In recent years, some commentators have applauded the World Bank’s ‘new’ focus on social policy and social protection as a sign of a more holistic approach to development and a step in the right direction.
Others have been more sceptical about the changes, seeing the new policies as a continuation of neoliberal principles, for example a means to shift the burden of social protection from the state to individuals (Molyneux 2006); a means to improve productivity and economic growth through, for example, promoting greater risk taking among the poor (World Bank 2000); and a means to widen the power base of the Bank (Cammack 2002). Similarly, while the Bank has pledged to ‘engender development’ via the adoption in 2001 of a Gender Mainstreaming strategy and the Gender Action Plan of 2006 (World Bank 2001, 2002, 2006), this has been critiqued, most notably for promoting economic growth rather than gender equality gains. A further strong critique has centred on the inclusion of women in policies and programmes as representing a ‘feminisation of poverty reduction’ that transfers the responsibility for improving the wellbeing of children and other household members to women and leaves them little choice other than to take on this new obligation (Chant 2006, 2008). A good example of such a programme is the Conditional Cash Transfer (CCT) programmes now being implemented across the globe. These programmes have found support from the InterAmerican Development Bank (IDB) and, more recently, the World Bank. They target women with cash transfers as long as a series of conditionalities are fulfilled, most usually relating to ensuring school attendance, meeting health targets for children under five years old and the attendance by mothers at classes on various health-related topics (Molyneux 2006, 2007).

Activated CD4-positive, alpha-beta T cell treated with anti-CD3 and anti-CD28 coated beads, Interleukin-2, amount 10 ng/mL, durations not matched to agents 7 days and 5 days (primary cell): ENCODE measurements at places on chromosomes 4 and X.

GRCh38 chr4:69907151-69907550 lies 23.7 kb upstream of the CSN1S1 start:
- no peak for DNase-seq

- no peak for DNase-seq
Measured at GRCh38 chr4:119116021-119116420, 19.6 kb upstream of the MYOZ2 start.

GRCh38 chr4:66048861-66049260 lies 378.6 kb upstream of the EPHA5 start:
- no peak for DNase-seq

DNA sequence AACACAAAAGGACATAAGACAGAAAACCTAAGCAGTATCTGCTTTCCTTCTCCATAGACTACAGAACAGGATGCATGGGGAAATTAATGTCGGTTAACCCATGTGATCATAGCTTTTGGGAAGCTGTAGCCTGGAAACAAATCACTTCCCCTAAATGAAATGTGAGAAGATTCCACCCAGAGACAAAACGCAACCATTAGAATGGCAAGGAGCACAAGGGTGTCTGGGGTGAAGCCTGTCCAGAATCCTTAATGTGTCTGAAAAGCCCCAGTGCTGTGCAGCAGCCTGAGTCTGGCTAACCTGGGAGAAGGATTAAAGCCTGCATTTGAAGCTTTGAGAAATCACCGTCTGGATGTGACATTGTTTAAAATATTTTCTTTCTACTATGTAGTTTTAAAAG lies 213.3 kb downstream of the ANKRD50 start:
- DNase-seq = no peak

The policy focus arises from the efficiency of women in providing services to others. There is explicit recognition in the programmes that women tend to use household resources to further collective, rather than personal, wellbeing and implicit within this is the idea that their male partners do not. The initiatives also see a shift away from the focus on female-headed households of recent years, and diverts attention back to the heterosexual couple, implicitly reinforcing this as a key social unit and the nuclear household as the most acceptable household type. This implicit discourse of the ‘traditional’ family with a heterosexual couple at its centre finds resonance with what is often seen to be a very different set of actors – those associated with the Christian right and the related neo-conservative discourse. Within the new social policy arena there appears to be an intersection between these two apparently distinct discourses that focuses on women, and while both seem to promote women’s role within the family, this new overlap may be seen to further threaten to erode established gendered rights. This article will use Nicaragua as a case study to explore this possible policy intersection and its consequences.
The article begins with an examination of an IDB and World Bank-backed CCT, Red de Protección Social (RPS – Social Protection Network) to highlight how the application of neoliberal policy prescriptions may reinforce neo-conservative ideals of gender roles. It then goes on to explore a little further the context in which the policy had been applied to highlight the challenges that arise for women mobilising for change when international Bank rhetoric interacts with that of the church and the state. The article highlights how the space of women’s mobilisation is not only narrowing but that actions to resist encroachment of rights seem to remain uncoordinated, as different expressions of the women’s movements not only prioritise different rights but also differ over what counts as a ‘right’. In particular the priorities of young women appear to be somewhat ignored and collective action by, and for, this important group remains minimal.
This article comes from the IDS Bulletin 39.6 (2008) An Unholy Trinity: The Church, the State, the Banks and the Challenges for Women Mobilising for Change in Nicaragua